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Melanie Livet, PhD

Research Assistant Professor

Melanie Livet is a specialist in Implementation Science working within the Center for Medication Optimization in her role as Research Assistant Professor.  Her expertise enriches research efforts at the Center from conception and development through implementation, evaluation, andreporting.  Her work helps to assure that the Center’s research yields results that are not only impactful, but also are replicable, sustainable, and scalable.

Tell me about your relevant background and experiences?

Prior to joining CMOPP, I worked in both the private and academic sectors, in applied research and management roles, for a behavioral health technology R&D firm, a public health government contracting organization, and another university-based Center. Over the past 13 years, I have been engaged with more than 40 projects in a number of different areas, including behavioral health, chronic disease prevention, violence prevention, HIV/AIDS prevention, emergency preparedness, and now pharmacy practice. While the content of these projects ranged widely, they all involved application and/or testing of implementation science and evaluation methodologies to solve real-world health challenges.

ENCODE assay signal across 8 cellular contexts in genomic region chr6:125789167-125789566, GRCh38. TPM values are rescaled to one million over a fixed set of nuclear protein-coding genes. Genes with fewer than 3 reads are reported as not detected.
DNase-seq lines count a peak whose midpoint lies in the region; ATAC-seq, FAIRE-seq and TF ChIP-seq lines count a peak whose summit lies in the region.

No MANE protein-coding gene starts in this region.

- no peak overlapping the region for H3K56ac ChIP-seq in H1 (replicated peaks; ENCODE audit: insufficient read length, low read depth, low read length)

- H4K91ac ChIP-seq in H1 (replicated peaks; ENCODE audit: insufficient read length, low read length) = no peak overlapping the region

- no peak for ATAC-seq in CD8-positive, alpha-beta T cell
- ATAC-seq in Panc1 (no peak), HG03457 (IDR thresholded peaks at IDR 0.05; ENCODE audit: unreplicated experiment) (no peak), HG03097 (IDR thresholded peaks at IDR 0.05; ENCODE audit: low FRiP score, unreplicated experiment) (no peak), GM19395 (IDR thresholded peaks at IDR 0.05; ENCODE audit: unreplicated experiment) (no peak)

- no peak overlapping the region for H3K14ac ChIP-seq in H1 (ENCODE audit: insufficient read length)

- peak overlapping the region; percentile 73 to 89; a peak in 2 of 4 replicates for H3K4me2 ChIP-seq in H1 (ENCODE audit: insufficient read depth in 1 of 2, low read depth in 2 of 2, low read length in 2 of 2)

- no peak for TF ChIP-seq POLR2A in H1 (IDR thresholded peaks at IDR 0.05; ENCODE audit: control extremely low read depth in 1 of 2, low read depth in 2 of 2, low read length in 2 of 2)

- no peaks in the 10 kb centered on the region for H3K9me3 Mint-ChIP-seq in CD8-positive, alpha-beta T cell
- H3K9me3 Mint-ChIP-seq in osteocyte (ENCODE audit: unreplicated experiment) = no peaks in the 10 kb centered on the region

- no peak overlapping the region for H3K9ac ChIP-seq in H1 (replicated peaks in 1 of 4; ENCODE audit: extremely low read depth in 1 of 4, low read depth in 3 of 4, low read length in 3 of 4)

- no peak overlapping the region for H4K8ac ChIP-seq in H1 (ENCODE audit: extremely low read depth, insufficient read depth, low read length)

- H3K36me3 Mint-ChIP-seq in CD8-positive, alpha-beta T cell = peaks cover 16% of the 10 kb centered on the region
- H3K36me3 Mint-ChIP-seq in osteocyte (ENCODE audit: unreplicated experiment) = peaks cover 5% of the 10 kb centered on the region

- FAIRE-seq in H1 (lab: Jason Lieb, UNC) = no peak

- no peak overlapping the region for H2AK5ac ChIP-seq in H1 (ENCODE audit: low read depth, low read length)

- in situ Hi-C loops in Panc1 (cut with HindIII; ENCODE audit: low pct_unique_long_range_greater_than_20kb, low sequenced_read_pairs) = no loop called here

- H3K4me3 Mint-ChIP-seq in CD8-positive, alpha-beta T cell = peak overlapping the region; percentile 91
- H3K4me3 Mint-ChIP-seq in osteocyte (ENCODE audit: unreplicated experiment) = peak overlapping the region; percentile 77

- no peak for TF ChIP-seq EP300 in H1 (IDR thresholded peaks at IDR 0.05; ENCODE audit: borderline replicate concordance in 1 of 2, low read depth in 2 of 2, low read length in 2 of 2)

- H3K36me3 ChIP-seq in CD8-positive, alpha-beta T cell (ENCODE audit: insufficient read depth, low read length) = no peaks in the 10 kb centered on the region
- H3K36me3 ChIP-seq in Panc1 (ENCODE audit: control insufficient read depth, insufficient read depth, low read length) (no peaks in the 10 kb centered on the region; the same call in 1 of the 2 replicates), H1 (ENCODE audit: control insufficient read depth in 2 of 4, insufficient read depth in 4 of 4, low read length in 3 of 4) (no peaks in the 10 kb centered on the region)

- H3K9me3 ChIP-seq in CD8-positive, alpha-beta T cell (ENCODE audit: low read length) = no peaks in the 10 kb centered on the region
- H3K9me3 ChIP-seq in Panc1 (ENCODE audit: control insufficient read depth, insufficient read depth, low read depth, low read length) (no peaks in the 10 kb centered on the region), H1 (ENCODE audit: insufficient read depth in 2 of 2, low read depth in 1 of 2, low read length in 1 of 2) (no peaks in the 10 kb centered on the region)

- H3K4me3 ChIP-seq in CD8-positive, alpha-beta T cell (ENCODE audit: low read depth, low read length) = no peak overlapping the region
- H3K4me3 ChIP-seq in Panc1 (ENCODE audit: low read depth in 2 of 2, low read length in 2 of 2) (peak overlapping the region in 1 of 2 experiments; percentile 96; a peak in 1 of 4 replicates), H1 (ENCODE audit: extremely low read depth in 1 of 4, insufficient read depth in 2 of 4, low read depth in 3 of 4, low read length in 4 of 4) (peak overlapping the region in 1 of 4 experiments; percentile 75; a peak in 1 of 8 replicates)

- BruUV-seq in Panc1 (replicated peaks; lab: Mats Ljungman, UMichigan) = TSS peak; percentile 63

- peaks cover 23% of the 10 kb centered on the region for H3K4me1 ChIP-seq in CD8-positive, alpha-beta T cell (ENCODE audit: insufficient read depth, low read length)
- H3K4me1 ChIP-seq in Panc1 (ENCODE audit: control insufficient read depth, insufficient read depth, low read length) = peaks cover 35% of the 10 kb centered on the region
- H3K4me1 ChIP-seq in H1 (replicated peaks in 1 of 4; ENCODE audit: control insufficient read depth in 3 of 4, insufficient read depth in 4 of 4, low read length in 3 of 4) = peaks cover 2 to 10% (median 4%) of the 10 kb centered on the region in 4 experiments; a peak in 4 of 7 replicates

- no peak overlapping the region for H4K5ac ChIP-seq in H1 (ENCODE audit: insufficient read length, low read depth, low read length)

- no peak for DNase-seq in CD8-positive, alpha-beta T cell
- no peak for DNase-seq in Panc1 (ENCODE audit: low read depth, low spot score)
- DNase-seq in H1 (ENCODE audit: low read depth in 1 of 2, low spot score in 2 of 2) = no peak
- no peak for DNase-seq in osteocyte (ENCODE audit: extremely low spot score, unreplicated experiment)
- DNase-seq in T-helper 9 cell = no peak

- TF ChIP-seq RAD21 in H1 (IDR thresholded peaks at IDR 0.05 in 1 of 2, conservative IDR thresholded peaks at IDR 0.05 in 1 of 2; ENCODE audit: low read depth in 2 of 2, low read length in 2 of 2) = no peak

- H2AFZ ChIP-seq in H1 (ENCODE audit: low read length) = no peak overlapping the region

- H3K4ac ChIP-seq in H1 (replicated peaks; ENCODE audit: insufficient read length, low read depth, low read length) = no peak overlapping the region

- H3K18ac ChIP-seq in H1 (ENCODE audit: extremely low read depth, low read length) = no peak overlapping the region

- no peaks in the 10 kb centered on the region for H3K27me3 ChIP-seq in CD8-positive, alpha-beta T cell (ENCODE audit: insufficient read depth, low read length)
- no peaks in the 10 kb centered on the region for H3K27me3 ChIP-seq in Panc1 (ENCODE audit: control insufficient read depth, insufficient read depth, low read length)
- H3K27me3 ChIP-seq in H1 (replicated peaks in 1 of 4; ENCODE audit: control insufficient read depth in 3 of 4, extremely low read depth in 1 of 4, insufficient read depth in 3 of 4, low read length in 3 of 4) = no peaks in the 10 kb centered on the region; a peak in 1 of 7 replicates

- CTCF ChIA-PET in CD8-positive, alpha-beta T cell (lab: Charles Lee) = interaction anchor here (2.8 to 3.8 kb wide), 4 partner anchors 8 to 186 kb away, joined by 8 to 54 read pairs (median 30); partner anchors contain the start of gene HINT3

What is your position within the school?

I am an applied researcher with specialized expertise in implementation science, technology validation, and program evaluation. My role at CMO is to infuse and test relevant principles and best practices from these disciplines into our projects, to facilitate their success and optimize their real-world impact.

As an applied methodologist and implementation professional, I am really interested in understanding what it takes for a practice setting to adopt and implement an evidence-based innovation and do it well enough to drive its effectiveness…regardless of what that innovation is (e.g., intervention, process, technology, set of guidelines).

What attracted you to the role you are in today?